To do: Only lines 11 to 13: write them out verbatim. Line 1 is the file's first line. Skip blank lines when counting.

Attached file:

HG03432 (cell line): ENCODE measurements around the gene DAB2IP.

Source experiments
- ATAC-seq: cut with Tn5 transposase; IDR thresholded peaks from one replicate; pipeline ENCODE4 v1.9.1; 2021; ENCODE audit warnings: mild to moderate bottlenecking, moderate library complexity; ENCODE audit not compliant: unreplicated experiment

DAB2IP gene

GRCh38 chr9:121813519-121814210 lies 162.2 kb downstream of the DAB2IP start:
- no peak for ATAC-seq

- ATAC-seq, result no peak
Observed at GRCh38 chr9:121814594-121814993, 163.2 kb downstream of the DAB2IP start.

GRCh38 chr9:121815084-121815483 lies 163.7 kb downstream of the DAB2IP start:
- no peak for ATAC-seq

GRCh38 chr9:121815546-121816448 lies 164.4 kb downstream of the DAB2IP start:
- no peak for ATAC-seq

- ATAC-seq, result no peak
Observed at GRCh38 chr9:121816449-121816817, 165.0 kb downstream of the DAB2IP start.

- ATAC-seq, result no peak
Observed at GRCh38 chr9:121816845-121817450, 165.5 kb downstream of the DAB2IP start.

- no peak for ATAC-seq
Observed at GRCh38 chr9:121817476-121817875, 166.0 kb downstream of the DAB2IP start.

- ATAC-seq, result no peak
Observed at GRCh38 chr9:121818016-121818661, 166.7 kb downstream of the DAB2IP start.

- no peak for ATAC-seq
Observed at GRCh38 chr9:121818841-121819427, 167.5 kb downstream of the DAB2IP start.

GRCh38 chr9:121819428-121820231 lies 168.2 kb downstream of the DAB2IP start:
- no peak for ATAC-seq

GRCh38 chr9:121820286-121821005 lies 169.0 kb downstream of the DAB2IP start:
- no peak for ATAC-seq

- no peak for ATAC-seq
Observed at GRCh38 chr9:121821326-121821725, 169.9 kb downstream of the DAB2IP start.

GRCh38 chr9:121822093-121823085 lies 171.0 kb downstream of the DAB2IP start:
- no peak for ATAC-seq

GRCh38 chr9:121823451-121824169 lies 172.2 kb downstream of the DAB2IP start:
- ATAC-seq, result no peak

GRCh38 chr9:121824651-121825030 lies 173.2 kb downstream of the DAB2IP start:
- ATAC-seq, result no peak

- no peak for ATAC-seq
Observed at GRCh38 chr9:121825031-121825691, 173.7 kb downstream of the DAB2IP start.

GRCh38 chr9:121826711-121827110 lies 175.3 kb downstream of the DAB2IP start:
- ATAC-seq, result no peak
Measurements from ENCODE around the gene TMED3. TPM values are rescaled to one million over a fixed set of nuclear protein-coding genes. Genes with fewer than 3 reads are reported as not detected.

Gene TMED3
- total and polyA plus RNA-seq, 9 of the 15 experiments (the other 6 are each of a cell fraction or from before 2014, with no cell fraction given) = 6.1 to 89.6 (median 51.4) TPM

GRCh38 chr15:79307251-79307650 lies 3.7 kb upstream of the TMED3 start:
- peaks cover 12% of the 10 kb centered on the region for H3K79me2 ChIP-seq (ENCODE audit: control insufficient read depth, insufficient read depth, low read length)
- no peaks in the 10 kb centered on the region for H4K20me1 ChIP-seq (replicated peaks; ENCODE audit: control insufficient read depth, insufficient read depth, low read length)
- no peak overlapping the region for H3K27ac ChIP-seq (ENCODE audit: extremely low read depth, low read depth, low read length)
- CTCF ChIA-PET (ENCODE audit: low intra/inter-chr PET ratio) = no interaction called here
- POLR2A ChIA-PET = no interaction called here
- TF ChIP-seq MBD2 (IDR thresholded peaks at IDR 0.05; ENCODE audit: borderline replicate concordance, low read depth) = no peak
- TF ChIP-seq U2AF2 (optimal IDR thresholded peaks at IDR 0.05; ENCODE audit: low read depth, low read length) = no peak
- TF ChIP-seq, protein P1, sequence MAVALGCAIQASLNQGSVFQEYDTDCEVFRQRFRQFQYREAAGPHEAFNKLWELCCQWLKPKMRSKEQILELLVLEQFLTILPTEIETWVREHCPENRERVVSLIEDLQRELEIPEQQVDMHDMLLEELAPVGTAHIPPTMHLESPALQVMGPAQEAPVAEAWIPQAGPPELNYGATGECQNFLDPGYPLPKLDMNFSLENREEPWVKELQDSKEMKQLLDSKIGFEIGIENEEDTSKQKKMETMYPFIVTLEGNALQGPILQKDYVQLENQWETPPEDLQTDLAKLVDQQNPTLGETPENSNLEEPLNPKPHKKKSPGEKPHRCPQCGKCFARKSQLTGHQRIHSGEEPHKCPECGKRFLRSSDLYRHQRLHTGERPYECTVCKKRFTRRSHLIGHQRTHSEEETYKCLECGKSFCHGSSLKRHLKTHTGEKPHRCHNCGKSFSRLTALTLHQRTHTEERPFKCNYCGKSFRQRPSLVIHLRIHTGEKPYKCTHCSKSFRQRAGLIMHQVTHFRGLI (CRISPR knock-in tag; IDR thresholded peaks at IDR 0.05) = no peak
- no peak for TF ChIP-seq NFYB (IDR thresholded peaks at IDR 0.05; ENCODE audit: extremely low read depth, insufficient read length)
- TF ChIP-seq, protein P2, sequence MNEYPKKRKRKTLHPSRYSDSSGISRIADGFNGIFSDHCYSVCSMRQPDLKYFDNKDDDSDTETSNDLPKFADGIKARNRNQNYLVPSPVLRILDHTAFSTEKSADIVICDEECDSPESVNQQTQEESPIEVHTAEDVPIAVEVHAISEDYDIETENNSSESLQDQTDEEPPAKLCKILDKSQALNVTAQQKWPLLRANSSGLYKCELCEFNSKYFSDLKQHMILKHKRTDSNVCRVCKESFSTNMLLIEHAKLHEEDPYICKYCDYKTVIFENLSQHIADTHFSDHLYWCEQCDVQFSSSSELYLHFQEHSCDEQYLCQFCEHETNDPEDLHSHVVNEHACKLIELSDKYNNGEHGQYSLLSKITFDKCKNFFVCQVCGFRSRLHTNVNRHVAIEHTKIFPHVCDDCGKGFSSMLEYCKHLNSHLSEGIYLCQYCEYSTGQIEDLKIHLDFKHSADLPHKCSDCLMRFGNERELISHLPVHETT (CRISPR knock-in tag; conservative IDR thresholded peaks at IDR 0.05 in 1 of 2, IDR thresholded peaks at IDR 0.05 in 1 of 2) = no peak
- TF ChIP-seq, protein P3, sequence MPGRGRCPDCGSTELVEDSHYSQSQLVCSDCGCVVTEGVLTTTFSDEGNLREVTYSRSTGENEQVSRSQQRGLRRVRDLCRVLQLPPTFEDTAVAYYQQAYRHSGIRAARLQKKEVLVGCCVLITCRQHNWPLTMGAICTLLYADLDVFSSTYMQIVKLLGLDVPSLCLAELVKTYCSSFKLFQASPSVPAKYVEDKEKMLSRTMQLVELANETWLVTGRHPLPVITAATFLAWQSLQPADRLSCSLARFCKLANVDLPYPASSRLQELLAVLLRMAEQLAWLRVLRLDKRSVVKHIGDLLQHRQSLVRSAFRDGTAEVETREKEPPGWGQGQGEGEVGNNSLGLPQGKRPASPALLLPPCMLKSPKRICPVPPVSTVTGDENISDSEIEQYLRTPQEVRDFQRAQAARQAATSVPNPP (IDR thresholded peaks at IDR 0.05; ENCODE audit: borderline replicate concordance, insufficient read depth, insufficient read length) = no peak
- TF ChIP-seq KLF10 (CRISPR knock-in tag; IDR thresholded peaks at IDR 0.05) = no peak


GRCh38 chr9:121815546-121816448 lies 164.4 kb downstream of the DAB2IP start:
- no peak for ATAC-seq

- ATAC-seq, result no peak